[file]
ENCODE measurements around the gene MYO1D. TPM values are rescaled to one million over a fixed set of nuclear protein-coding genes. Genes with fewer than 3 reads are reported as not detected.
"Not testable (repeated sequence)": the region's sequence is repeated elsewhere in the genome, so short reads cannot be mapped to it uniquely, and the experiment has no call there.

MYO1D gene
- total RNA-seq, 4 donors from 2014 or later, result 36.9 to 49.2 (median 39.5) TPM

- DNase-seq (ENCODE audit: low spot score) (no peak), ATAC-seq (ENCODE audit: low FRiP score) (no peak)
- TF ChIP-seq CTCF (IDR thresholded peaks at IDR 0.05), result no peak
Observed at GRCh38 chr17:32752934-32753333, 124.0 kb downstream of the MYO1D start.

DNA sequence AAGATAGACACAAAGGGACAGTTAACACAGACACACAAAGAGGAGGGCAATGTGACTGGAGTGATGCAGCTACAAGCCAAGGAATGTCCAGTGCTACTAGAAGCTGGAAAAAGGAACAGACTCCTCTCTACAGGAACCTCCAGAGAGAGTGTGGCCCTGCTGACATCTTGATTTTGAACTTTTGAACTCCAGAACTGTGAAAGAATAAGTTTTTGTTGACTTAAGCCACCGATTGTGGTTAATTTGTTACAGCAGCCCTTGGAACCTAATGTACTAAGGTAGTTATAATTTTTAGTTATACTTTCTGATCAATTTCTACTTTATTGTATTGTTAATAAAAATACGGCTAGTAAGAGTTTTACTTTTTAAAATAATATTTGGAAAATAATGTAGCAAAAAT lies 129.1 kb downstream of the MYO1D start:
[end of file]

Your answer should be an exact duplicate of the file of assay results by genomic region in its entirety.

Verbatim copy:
ENCODE measurements around the gene MYO1D. TPM values are rescaled to one million over a fixed set of nuclear protein-coding genes. Genes with fewer than 3 reads are reported as not detected.
"Not testable (repeated sequence)": the region's sequence is repeated elsewhere in the genome, so short reads cannot be mapped to it uniquely, and the experiment has no call there.

MYO1D gene
- total RNA-seq, 4 donors from 2014 or later, result 36.9 to 49.2 (median 39.5) TPM

- DNase-seq (ENCODE audit: low spot score) (no peak), ATAC-seq (ENCODE audit: low FRiP score) (no peak)
- TF ChIP-seq CTCF (IDR thresholded peaks at IDR 0.05), result no peak
Observed at GRCh38 chr17:32752934-32753333, 124.0 kb downstream of the MYO1D start.

DNA sequence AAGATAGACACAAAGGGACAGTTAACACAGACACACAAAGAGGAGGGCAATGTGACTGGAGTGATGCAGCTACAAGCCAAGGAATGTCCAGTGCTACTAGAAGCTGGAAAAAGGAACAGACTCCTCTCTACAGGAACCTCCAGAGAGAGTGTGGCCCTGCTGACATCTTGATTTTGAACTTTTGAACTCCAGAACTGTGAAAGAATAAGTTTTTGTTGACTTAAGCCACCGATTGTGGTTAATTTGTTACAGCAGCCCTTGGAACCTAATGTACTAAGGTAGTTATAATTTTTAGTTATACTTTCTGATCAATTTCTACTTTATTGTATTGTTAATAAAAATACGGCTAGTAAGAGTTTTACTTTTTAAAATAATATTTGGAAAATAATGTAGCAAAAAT lies 129.1 kb downstream of the MYO1D start: